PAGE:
THE artistic universe of Belgian surrealist painter René Magritte is the inspiration for a new show which starts at the Southbank Centre tomorrow for a five-day run.
Clouds is an hour long contemporary dance show which features lots of props as well as swirling clouds, miniature horses and enchanting music.
Devised especially for younger audiences it is being brought to the stage by award-winning dance company Aracaladanza.
It is the first time the Spanish dance group has performed at the Southbank Centre and company founder Enrique Cabrera says he is very much looking forward to it.
"We are really excited about jumping onto the stage and dancing for the audience," he says cheerfully.
"We have never been to this venue before so it's going to be very exciting for us.
"We cannot wait for the curtain to rise!"
When it does, he says the audience will be in for a surreal and dreamlike treat where butlers and ballerinas dance in a riot of colour, where clouds turn into sheep and shadows make beautiful patterns to create a world of colour and surprises.
The show has been choreographed by Enrique who says his fascination with Magritte has been used as a starting point for the piece.
"I have always been fascinated by the symbols and elements he uses in his work and I have tried to incorporate these in the show - bowler hats, apples, men in black coats, ladders, doors, umbrellas, tables and clouds – they are some very London trademarks, aren’t they!
"However, these elements do have their own identity in the piece. Clouds is magical, surreal, dreamlike, fragile and dynamic. It is a dance work where dancers and objects melt and turn out to perform as just one body."
And because of the dream like nature of the show Enrique says there is also no traditional narrative or story running through it.
"Clouds is a dream, so it works like a dream," he says. "In a dream you find images that do not seem to have any kind of relationship between them but which push you from one to the next.
"Sometimes you can find a narrative thread between them sometimes do not. It's like floating in the air and being moved by just one finger.
"There are no wicked characters or a beautiful princess in peril. It's not a fairytale. It's just like a big and non stop dream in which everyone can build one's own story.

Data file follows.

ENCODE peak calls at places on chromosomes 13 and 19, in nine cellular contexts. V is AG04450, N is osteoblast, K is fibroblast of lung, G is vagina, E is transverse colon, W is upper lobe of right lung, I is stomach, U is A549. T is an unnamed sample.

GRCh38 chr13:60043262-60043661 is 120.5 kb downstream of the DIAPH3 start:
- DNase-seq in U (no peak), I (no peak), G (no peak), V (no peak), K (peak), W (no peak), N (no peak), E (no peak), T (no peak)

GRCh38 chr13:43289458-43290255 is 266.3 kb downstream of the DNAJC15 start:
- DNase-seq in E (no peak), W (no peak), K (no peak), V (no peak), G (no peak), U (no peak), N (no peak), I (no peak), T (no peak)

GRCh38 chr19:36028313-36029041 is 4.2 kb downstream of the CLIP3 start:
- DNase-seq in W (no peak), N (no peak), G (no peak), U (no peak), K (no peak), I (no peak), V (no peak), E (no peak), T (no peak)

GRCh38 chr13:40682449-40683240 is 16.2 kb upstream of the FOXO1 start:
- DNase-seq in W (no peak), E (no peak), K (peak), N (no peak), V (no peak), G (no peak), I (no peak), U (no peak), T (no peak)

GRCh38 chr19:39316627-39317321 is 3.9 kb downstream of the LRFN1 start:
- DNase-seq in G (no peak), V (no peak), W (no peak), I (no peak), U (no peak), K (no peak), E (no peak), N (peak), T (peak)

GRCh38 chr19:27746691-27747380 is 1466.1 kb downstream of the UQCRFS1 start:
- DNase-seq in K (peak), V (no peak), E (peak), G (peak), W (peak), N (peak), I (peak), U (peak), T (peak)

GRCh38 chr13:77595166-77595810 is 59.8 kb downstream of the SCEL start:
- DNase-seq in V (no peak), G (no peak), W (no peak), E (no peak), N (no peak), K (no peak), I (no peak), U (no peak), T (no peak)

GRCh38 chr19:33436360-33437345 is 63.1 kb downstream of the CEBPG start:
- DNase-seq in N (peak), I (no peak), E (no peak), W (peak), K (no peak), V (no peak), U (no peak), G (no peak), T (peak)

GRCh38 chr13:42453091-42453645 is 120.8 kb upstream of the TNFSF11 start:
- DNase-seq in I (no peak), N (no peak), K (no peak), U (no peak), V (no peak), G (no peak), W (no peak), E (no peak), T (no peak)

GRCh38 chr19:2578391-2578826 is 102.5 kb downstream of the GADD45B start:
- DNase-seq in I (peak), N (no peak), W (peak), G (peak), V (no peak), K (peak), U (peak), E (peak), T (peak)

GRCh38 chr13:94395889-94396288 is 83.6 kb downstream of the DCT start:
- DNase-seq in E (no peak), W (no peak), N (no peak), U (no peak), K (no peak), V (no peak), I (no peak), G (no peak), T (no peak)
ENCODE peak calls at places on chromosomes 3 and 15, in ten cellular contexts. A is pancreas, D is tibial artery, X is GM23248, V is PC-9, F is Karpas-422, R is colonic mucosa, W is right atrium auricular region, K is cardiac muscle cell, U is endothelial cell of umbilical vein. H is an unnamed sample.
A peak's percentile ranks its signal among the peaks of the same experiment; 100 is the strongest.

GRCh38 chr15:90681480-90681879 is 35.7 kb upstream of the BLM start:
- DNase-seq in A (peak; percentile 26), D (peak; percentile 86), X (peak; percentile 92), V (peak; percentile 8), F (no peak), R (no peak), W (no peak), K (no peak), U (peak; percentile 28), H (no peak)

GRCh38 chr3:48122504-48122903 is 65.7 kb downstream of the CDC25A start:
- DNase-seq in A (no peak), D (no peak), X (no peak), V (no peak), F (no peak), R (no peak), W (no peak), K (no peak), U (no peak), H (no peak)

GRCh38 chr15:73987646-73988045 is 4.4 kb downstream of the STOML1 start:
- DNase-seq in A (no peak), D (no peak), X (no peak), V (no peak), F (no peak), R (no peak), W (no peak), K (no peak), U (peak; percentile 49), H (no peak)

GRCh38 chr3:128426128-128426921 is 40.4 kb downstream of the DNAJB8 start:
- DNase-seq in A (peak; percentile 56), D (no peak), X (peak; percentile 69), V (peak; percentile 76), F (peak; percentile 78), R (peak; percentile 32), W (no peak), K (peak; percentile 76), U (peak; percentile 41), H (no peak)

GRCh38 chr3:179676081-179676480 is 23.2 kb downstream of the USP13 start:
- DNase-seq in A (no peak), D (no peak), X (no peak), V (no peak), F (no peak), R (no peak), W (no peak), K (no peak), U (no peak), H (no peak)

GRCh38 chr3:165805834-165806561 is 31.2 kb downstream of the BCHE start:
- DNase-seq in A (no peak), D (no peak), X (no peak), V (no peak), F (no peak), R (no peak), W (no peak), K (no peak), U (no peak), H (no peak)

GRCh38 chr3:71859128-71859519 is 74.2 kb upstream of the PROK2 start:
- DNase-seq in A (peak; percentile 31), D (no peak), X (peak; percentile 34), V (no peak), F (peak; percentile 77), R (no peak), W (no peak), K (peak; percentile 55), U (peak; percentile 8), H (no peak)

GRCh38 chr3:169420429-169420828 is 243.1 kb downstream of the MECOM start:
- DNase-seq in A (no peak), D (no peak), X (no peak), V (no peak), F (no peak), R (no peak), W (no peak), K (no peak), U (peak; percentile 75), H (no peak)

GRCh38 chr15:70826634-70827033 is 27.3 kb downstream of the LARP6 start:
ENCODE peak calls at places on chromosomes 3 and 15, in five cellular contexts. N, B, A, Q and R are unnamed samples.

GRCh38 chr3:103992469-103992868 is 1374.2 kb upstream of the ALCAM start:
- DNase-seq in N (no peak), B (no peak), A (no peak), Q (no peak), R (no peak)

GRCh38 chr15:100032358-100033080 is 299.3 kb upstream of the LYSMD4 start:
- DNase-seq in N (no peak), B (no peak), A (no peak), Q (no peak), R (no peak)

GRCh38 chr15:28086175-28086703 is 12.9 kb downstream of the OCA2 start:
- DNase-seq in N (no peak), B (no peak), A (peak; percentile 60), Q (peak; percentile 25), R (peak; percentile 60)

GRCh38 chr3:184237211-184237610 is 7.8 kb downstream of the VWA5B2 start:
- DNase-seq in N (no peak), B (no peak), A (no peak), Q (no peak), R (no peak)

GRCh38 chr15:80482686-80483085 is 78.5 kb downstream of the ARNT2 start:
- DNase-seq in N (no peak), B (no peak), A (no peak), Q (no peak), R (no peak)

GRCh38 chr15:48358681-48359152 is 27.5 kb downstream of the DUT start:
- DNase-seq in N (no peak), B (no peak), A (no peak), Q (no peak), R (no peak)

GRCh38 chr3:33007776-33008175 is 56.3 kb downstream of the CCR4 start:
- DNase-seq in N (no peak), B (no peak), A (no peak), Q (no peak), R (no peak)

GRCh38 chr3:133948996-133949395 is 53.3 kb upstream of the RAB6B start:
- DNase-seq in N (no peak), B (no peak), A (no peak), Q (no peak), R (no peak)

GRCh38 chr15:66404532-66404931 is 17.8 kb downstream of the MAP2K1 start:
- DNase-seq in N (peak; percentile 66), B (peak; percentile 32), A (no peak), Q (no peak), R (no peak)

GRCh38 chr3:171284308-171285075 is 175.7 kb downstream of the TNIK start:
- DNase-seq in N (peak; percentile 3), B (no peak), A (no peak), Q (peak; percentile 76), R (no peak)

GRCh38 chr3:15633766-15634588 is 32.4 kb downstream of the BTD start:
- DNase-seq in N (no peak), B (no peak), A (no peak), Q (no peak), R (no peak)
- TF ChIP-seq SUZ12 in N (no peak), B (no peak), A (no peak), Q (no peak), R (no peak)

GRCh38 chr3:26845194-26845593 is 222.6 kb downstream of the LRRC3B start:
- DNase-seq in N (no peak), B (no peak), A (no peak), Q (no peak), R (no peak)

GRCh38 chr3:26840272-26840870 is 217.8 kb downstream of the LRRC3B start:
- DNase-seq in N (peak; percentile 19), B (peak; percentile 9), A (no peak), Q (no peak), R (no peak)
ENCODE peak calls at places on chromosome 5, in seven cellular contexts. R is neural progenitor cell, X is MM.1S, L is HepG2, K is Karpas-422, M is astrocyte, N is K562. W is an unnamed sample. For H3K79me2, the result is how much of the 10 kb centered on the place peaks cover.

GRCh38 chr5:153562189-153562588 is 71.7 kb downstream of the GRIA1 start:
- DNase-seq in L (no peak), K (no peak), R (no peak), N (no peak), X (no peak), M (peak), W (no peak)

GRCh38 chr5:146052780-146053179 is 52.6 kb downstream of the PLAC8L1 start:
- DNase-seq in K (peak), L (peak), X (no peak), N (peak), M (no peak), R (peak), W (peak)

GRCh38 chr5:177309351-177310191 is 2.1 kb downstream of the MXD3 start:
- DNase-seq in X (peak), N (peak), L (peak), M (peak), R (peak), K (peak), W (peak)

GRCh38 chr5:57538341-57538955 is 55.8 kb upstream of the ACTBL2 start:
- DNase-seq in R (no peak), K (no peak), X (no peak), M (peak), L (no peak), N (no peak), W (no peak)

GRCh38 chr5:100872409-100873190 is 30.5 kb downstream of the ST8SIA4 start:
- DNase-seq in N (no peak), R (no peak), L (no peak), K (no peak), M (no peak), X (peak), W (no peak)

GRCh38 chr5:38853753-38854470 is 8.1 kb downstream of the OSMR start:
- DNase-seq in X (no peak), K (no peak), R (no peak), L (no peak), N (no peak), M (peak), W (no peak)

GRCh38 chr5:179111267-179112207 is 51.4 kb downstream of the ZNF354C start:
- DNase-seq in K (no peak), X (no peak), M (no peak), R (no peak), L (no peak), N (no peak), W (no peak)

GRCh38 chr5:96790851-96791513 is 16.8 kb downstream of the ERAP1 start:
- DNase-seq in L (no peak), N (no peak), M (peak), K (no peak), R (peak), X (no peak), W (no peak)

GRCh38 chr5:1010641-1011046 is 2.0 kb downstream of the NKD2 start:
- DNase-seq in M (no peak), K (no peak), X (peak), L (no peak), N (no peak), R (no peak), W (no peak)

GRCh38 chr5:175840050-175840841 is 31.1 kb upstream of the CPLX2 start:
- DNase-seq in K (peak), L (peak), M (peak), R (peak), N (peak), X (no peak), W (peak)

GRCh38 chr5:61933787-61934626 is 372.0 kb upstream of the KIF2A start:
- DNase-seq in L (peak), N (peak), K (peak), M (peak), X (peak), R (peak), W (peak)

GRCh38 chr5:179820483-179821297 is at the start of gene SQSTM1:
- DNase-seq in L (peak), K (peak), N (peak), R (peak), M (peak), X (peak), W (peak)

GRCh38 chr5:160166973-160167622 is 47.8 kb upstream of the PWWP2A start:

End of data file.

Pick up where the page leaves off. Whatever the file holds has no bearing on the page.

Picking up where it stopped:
"It will be pure dream, happiness and fun."
And it is this ethos that runs through the majority of Aracaladanza's work.
"We love to creating shows that are fun and that appeal to the child within every adult and to allude to the possibility of being surprised, amused and moved, feelings that we as adults often hide," says Enrique.
"We suggest stories through images so everyone can have a unique interpretation of what they see. That is why I believe children especially constitute a perfect audience because they don't pre-judge. They are free to feel, believe, enjoy and dislike on the spot and have very little or no restrictions to let adults know exactly how they feel."
For the music, which Enrique says is an integral part of the show, the company has worked with Spanish composer Marian Lozano and the Penguin Cafe Orchestra.
"Music plays a very important part in the performance," says Enrique. "Because the show is purely dancing there are no words so the music helps to create atmospheres and climates.
"But it also helps with the illusion of the dancers. There are only six on stage but the choreography, the many costume changes and the music together with their comings and goings in and out of the stage give the impression there are about double that amount."
The show is also part of the Southbank Centre's Festival of Love, something Enrique says is a neat fit.
"Where on earth would you imagine it would be a better place to do this show?" he says. "Nowhere! A festival celebrating love is just perfect. When you are in love you walk in clouds, don't you?"
Clouds is on at the Queen Elizabeth Hall, Southbank Centre from Saturday, July 26 until Wednesday July 30. Tickets cost £18 for adults and £9 for children.